Now he has generously donated a multi-million pound gift to seed-fund the creation of the Bradford-Renduchintala Centre for Space AI, based at the University of Bradford, an entirely new teaching and research capability within the University.
The Centre will allow the University to deliver educational programmes in space and satellite technology development, and to play an active role in the creation of cutting-edge technologies.
Professor Fun Hu, Professor of Wireless Communications and the Centre Director, said: “The generous donation from Murthy has given the University a solid foundation to step out firmly to explore with the rest of the world in this space era. It is an exciting venture and has created a lot of enthusiasm around the University and people with whom I am working. As a university, the Centre will ensure that our researchers and students are equipped with the necessary skills and knowledge that are sought after by the space and related industry.”
High profile external experts who have extensive industrial experience in satellite and space system will join the team to deliver the MSc programme, in addition to outreach activities to enhance the profile of the Centre and improve the diversity and calibre of students the MSc programme attracts. Outreach activities include annual STEAM events, Seasonal School for undergraduate, postgraduate and doctoral students. An annual themed space workshop where industries and academia will be invited to participate.
The work undertaken by the Centre will contribute directly to the University’s Business and Community Engagement sub-strategy and Research and Innovation sub-strategy.
The scholarship programme, Summer School, and STEM outreach activities associated with the Centre will provide substantial momentum to the University’s Access and Participation Plan.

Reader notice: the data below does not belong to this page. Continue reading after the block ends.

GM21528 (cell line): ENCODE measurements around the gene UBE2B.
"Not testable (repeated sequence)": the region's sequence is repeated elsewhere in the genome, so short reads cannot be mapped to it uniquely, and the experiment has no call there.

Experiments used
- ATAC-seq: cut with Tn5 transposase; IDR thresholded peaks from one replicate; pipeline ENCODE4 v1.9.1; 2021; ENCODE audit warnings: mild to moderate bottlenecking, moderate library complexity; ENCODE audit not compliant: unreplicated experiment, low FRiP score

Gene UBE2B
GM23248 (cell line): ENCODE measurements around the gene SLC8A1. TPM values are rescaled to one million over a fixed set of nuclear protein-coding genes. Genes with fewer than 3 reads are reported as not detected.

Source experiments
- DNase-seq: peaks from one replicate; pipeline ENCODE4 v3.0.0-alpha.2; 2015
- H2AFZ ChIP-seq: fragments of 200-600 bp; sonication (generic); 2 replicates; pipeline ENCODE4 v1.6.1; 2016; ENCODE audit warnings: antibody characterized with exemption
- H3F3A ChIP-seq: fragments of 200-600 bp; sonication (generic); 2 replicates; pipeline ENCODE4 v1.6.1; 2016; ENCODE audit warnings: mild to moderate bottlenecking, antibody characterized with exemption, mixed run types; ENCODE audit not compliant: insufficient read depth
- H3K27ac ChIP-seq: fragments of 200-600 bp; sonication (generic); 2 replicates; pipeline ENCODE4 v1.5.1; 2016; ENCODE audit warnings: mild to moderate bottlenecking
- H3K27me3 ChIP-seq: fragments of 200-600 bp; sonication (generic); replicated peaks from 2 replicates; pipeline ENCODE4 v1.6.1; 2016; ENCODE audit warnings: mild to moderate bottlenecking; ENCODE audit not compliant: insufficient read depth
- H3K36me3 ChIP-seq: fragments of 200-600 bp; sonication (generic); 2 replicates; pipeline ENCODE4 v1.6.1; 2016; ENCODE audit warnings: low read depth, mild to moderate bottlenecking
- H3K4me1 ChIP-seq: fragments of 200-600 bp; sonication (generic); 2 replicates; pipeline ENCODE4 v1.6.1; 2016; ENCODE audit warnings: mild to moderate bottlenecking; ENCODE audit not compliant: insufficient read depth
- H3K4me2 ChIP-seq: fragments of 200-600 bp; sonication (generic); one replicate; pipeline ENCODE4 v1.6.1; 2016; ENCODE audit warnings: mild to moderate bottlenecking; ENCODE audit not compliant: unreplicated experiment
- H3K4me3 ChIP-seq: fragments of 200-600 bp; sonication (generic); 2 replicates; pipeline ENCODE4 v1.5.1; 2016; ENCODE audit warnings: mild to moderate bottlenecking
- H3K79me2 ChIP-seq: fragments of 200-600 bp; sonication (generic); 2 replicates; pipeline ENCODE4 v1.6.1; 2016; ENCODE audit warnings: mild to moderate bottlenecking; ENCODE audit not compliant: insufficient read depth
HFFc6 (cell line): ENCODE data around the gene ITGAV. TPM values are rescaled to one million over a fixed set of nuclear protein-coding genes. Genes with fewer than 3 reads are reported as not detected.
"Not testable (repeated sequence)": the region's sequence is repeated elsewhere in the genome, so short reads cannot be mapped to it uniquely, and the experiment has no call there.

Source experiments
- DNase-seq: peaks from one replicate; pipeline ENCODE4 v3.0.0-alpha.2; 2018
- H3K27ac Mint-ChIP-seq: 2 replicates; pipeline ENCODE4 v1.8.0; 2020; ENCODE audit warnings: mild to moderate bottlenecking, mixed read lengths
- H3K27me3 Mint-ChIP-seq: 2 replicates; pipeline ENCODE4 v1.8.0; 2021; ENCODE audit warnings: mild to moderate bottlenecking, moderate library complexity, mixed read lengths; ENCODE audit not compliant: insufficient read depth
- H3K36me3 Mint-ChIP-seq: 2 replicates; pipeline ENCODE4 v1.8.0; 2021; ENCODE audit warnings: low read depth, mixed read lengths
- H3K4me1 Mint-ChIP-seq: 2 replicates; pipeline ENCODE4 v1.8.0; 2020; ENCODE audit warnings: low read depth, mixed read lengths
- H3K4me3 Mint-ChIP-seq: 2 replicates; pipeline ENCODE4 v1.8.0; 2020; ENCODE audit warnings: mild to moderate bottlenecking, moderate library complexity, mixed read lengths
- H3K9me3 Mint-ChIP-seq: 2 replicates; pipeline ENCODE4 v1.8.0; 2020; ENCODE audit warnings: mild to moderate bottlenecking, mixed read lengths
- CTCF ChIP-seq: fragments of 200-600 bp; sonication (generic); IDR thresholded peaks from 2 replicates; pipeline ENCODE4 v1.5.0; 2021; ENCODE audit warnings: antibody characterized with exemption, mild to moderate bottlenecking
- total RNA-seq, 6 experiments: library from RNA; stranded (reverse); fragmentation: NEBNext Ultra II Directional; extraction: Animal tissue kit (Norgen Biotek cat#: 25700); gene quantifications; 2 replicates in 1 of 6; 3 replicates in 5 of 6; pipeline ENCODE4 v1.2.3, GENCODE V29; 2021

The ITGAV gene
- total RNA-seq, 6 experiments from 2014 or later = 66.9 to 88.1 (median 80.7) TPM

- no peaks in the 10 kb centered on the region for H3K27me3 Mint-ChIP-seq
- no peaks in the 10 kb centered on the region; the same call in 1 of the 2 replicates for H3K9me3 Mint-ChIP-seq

An Innovation and Skills Advisory Board (ISAB) with representatives from prominent industry and from the public sector will be established, providing steer to the Centre research direction, as well as to identify skill gaps needed in the sector. The Centre will also be proactive in networking with other universities, initially focusing those along the M62 corridor to ensure regional presence and promote regional collaboration.
The University has a history of space and satellite technology research stretching back almost forty years. During the 1980s, research primarily focused on satellite-Earth propagation and antenna design. In the 1990s, this work expanded to include the integration of satellites into terrestrial mobile networks and transport communication infrastructures, including railway and air transport systems. From 2000, research at the University has included satellite imaging to study space weather events, such as solar flares.
The quality of research undertaken by the University of Bradford led to its admission to the Satellite Network of Excellence (SatNEx) in 2004; SatNEx was funded first by the European Union, and thereafter by the European Space Agency. More recently, Professor Fun Hu’s research group has received commendation from the European Commission on their exceptional quality of a report in relation to the application of AI and machine learning for security detection in air traffic management, in which satellite communications technologies play an important role.